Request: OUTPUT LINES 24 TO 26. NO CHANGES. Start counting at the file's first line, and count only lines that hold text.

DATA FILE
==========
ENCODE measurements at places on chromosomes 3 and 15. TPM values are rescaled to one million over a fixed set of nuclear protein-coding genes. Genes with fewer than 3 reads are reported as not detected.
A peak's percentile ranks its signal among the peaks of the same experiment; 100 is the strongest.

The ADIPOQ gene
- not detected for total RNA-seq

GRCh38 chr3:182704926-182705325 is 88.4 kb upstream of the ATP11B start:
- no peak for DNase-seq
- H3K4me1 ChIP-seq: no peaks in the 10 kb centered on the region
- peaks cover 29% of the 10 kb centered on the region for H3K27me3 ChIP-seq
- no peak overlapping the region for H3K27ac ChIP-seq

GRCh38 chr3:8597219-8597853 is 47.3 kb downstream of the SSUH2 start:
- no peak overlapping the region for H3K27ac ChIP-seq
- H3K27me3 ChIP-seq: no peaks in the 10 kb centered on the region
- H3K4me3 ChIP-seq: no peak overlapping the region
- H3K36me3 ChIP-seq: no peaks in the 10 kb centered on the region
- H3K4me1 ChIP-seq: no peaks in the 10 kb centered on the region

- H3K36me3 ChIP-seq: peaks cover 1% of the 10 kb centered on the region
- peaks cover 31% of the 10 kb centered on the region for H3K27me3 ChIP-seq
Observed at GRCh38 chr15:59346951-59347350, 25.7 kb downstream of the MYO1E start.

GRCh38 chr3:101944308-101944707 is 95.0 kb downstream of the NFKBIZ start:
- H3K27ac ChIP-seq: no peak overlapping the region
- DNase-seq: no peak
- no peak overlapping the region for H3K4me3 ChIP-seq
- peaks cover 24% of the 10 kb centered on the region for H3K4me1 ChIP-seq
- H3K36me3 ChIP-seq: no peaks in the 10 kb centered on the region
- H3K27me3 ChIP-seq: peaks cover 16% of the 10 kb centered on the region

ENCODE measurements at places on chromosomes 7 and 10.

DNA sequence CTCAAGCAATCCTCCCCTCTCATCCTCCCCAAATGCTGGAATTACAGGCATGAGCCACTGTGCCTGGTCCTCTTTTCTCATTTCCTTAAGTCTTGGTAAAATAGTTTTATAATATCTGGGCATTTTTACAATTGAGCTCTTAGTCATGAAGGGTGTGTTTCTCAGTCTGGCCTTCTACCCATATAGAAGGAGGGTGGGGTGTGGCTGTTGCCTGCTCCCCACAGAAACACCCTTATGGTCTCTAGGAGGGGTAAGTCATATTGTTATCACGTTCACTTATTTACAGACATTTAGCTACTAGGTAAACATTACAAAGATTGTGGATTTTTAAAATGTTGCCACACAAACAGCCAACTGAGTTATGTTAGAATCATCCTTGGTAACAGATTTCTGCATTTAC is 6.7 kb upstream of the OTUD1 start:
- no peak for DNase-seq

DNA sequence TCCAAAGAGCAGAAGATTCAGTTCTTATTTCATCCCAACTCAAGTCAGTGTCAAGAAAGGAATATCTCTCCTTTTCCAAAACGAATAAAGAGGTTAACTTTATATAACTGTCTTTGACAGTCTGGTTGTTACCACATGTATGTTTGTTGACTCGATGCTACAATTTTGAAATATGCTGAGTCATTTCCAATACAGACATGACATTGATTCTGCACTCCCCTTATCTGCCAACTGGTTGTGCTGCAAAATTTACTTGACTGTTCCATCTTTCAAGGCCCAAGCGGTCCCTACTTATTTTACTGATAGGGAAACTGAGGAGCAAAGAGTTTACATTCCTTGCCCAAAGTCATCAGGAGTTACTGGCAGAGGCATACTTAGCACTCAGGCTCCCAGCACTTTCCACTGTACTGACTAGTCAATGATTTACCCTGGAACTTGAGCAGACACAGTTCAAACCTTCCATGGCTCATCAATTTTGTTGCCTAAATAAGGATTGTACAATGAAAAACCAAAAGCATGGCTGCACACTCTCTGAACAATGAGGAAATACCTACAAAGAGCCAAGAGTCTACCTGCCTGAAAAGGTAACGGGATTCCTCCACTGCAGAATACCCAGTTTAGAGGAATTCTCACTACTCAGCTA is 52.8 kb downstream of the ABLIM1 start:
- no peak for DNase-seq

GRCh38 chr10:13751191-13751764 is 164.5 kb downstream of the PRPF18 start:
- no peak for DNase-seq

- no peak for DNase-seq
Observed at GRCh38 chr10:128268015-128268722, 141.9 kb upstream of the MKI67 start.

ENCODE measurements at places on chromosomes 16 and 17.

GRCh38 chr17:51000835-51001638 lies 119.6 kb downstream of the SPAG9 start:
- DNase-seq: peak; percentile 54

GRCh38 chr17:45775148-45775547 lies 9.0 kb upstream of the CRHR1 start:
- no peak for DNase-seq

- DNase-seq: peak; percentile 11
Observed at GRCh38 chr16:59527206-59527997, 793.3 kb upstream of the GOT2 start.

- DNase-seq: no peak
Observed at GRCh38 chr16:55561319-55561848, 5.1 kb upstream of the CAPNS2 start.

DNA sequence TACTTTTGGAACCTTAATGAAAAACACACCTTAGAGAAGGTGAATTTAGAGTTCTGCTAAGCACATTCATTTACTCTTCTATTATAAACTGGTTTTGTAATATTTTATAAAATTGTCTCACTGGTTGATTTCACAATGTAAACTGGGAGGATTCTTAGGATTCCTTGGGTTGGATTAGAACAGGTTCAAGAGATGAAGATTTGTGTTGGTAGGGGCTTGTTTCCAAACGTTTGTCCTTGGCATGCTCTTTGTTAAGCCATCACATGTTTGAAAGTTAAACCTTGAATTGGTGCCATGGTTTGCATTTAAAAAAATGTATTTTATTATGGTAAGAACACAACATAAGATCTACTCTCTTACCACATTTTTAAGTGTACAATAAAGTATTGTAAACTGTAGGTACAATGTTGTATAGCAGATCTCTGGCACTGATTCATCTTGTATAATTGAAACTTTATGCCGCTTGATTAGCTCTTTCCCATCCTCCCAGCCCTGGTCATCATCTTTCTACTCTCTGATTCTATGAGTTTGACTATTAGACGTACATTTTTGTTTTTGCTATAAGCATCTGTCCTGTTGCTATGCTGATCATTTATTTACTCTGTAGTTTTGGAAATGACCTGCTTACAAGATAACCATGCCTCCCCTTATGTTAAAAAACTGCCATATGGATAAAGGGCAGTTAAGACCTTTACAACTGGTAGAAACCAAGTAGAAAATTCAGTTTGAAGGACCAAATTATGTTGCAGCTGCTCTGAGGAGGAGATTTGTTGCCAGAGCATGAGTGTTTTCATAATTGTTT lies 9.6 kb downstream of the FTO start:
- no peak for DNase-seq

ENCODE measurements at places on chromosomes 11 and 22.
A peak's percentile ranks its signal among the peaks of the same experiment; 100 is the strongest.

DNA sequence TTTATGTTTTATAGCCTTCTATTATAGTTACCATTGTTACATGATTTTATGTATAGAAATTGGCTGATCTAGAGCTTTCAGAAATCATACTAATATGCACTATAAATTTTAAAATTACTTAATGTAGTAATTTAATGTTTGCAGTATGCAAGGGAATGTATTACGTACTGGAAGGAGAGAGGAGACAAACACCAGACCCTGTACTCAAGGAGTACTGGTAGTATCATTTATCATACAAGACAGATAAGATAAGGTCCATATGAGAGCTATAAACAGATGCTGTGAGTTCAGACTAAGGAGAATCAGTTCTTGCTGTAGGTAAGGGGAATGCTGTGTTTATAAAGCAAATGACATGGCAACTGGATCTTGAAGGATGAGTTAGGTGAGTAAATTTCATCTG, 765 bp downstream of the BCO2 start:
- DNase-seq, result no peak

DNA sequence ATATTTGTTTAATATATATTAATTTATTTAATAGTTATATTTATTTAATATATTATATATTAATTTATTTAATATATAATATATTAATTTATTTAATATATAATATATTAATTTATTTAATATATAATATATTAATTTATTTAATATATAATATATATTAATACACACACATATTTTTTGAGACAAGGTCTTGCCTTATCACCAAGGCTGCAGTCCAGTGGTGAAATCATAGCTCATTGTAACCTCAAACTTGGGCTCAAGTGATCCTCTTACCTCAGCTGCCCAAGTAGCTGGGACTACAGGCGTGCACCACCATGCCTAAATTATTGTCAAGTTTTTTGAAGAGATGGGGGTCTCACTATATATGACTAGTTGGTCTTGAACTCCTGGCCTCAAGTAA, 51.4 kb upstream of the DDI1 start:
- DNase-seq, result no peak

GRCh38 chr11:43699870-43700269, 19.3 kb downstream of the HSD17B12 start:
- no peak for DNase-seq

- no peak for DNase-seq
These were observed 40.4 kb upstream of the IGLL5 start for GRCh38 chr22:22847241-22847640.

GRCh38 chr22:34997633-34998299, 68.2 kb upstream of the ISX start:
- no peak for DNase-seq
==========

- H3K36me3 ChIP-seq: no peaks in the 10 kb centered on the region
- H3K27me3 ChIP-seq: peaks cover 16% of the 10 kb centered on the region

ENCODE measurements at places on chromosomes 7 and 10.